EM FX was mixed last week as the risk off impulses that started the week off faded as the week wore on. Price action in the FX markets was a bit strange and may have been impacted by month- and quarter-end rebalancing flows. This week should give a cleaner read of the markets and we expect the dollar to resume its broad-based climb. Simply put, the U.S. economy is proving to be more resilient and inflation more persistent than previously anticipated, which should keep the Fed in tightening mode.
As of this writing, early election results show current President Bolsonaro leading former President Lula. However, the vote count is most advanced in the states that lean towards Bolsonaro and so Lula is likely to gain ground as more states report. Recent polls showed Lula at close to 50% support. If neither gets a simple majority, it will go to a run-off October 30. September trade data will be reported Monday. August IP will be reported Wednesday and is expected at 2.2% y/y vs. -0.5% in July. August retail sales will be reported Friday and is expected at 0.3% y/y vs. -5.2% in July. The economy appears to be picking up even as the central bank has likely ended its tightening cycle. Markets are pricing in an easing cycle starting in Q1 but this may be too aggressive.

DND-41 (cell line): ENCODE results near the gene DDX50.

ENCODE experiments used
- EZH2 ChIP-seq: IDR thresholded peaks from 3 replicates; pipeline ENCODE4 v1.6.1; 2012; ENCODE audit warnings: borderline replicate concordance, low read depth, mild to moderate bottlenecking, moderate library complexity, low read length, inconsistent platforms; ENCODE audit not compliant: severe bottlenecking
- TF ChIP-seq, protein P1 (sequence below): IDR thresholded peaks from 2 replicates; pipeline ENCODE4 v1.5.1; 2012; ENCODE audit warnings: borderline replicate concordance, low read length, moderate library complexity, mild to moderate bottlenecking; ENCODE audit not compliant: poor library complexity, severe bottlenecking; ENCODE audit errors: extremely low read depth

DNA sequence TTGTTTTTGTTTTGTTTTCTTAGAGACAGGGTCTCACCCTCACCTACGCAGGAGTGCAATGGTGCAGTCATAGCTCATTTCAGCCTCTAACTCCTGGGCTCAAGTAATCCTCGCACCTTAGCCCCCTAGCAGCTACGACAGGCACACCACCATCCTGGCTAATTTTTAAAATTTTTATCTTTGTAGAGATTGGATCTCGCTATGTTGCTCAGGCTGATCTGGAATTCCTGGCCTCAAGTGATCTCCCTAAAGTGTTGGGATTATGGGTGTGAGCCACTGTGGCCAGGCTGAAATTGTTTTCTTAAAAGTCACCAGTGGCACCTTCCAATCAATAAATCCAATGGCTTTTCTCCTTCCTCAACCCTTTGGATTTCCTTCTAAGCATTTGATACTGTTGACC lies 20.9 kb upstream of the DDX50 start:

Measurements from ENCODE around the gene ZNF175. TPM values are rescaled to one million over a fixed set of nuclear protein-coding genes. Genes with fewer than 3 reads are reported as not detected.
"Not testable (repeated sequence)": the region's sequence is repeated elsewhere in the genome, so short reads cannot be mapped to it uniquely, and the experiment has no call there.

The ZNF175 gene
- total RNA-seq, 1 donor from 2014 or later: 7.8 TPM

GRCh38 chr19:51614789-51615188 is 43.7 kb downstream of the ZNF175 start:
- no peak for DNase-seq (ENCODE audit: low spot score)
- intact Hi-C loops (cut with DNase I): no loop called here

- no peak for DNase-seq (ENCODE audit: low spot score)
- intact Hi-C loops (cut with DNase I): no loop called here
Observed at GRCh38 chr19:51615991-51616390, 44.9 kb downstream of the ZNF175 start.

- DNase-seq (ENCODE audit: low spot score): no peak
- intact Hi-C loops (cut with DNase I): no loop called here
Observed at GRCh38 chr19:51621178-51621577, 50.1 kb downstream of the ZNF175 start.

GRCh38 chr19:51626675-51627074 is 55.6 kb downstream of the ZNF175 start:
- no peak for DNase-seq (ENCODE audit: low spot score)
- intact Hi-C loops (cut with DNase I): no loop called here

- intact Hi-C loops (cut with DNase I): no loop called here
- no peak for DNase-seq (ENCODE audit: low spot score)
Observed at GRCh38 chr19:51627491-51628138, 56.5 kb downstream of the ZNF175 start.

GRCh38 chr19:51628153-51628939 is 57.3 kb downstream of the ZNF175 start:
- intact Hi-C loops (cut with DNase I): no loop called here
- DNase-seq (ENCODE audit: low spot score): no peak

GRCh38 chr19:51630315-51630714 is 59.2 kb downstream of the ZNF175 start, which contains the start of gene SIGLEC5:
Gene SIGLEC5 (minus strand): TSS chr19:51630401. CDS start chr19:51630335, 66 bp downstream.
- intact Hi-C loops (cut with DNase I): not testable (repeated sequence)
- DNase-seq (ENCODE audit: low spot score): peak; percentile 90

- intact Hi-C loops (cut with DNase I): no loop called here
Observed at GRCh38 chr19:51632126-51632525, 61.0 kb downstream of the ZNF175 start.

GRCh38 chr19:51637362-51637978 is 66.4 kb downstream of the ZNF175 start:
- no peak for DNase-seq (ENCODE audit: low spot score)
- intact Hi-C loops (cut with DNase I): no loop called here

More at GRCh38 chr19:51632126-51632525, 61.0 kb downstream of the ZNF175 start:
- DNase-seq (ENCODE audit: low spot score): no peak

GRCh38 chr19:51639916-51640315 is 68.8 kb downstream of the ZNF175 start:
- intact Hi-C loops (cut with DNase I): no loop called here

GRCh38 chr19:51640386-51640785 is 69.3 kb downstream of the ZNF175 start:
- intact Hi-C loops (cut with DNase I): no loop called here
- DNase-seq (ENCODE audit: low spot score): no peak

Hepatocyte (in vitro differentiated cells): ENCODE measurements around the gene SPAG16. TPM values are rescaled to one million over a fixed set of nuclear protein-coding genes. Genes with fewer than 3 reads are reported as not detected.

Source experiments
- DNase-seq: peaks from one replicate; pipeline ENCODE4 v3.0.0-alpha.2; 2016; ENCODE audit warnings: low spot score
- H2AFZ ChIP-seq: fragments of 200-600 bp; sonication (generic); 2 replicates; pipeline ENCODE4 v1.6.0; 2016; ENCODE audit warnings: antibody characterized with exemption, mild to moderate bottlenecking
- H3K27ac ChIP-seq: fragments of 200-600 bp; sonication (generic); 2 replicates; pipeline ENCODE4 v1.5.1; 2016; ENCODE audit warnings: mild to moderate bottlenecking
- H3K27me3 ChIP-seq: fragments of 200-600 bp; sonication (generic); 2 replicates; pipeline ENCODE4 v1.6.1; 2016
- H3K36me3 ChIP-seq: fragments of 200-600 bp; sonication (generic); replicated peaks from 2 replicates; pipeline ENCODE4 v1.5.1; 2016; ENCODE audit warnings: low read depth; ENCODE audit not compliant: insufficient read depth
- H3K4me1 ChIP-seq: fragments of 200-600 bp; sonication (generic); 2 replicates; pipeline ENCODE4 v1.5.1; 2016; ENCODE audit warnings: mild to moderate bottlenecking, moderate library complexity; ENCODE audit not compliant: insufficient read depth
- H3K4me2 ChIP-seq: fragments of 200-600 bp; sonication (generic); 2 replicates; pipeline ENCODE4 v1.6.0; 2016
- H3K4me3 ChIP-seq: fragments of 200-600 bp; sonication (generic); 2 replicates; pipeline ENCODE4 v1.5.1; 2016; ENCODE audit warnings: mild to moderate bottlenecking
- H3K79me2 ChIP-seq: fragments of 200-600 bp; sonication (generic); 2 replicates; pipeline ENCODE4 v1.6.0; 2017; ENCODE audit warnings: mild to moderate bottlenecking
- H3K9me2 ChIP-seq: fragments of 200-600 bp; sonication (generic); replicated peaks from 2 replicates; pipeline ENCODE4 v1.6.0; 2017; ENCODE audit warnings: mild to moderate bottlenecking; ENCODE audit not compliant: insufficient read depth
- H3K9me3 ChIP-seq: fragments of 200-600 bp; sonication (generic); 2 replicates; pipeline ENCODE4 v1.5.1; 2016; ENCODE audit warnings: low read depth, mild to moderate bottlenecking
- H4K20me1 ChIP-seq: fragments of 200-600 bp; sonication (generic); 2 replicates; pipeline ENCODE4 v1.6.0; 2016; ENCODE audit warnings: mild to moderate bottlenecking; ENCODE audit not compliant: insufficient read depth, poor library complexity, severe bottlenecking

Chile reports August GDP proxy Monday. September CPI and trade data will be reported Friday. Headline is expected at 13.8% y/y vs. 14.1% in August. If so, it would be the first deceleration since February 2021 but still well above the 2-4% target range. At the last meeting September 6, the central bank delivered a hawkish surprise and hiked rates 100 bp to 10.75% vs. 75 bp expected. It noted then that the policy rate now stands at “the maximum level considered in the central scenario of the September Monetary Policy Report. Future movements of the policy rate will depend on the evolution of the macroeconomic scenario and its implications for the convergence of inflation to the target.” The swaps market is still pricing in 100 bp of tightening over the next 3 months that would see the policy rate peak near 11.75%.
Peru reports September CPI Monday. Headline is expected at 8.49% y/y vs. 8.40% in August. If so, it would the first acceleration since June and inflation would move further above the 1-3% target range. The central bank meets Thursday and is expected to hike rates 25 bp to 7.0%. At the last meeting September 8, the bank delivered a dovish surprise and hiked rates 25 bp to 6.75% vs. 50 bp expected. It noted then that “The board of directors reaffirms its commitment to adopt the necessary actions to ensure the return of inflation to the target range in the horizon of projections.” The bank saw inflation returning to the target range in H2 2023 and said it is continuing its policy normalization.